To help the situation, the Highways Authorities & Utilities Committee, HAUC(UK), has issued a useful app to help road contractors and workers to avoid damage to underground services. The app, which includes a simple, searchable copy of the Red Book, an interactive checklist and latest updates and advice from the HAUC(UK), is free from: https://app.hauc-uk.org.uk/guidance-on-use-of-the-app
Unfortunately, we are still yet to see a comprehensive, open and easy-to-access central data base of all underground services to make life so much safer, but we live in hope!
FALLOUT FROM GRENFELL
One of the aspects which attracted severe criticism during the ongoing Grenfell Tower Inquiry (https://www.grenfelltowerinquiry.org.uk/ ) is that of poor or fraudulent compliance testing. In this case, the Inquiry focused on the Building Research Establishment (BRE), an organisation responsible on behalf of the Government for certifying the safety of construction materials, which had ‘failed to report’ that fire tests on the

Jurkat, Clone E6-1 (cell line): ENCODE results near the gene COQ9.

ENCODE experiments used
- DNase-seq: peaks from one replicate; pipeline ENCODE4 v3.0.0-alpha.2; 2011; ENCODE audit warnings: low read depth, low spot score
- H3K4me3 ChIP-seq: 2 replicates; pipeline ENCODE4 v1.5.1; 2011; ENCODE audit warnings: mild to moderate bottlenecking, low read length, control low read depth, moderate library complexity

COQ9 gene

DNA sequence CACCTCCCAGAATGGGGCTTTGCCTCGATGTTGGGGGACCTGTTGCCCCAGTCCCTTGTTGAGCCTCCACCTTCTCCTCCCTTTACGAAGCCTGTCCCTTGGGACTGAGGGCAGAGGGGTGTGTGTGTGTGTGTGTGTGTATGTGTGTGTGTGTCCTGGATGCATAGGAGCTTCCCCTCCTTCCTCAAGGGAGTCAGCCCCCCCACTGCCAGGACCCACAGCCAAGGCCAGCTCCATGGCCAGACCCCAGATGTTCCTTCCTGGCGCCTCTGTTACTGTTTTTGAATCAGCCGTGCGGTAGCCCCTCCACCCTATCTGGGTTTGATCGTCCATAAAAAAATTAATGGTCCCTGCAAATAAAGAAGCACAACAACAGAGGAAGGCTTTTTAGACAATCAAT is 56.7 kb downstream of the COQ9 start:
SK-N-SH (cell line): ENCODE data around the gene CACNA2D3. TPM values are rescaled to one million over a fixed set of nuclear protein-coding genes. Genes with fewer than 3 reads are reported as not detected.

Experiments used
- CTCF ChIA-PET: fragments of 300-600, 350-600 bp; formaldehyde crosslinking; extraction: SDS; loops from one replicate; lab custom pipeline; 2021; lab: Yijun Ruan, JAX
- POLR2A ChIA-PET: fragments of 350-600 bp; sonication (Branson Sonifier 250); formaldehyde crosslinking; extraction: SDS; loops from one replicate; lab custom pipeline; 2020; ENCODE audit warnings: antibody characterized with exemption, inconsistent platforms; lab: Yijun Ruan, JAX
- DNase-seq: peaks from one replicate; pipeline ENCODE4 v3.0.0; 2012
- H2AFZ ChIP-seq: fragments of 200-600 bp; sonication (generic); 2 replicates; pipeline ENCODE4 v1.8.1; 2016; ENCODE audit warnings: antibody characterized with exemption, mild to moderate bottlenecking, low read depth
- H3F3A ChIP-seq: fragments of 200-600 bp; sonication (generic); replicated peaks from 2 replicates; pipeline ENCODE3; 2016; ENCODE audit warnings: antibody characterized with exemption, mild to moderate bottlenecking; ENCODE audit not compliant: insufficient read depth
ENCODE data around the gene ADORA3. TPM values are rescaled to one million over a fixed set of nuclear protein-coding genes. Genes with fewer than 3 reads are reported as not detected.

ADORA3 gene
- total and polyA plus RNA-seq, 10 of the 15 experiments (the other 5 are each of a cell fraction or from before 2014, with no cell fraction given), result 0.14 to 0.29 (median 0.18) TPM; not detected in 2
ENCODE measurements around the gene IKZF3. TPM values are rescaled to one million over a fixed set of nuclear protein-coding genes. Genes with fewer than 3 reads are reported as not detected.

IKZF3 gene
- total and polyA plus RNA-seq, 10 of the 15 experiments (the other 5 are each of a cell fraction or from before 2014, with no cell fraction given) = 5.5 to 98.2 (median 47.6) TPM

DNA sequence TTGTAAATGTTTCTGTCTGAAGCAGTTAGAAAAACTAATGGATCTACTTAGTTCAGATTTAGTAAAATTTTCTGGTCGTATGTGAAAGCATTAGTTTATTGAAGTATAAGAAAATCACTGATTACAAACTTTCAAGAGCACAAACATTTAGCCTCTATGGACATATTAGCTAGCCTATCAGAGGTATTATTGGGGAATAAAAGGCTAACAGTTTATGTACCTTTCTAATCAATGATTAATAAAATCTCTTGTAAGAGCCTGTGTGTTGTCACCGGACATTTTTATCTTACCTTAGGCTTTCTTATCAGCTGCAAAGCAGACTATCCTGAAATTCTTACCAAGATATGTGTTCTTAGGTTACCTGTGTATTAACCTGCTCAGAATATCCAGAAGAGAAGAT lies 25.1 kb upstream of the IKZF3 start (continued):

Kingspan insulation used at Grenfell had actually failed. In addition, Kingspan itself had used the erroneous report to write 29 desk-top studies/assessments into the use of the material – desk-top studies, not in-situ, not in the field. Therefore, failed and unreported BRE testing, in conjunction with unsupported Kingspan assessments, appear to have contributed to the 74 deaths at Grenfell.
There are several reasons for reporting this to our clients. Firstly, all parties responsible for designing and installing safety and/or quality related construction materials must be up to date with the latest requirements and must insist on seeing current and appropriate certification. All too often, WHS has witnessed project teams settling for certification which either does not cover the specific materials involved or is several years out of date. When unsure, challenge the materials suppliers; if you need safety-related advice, contact WHS.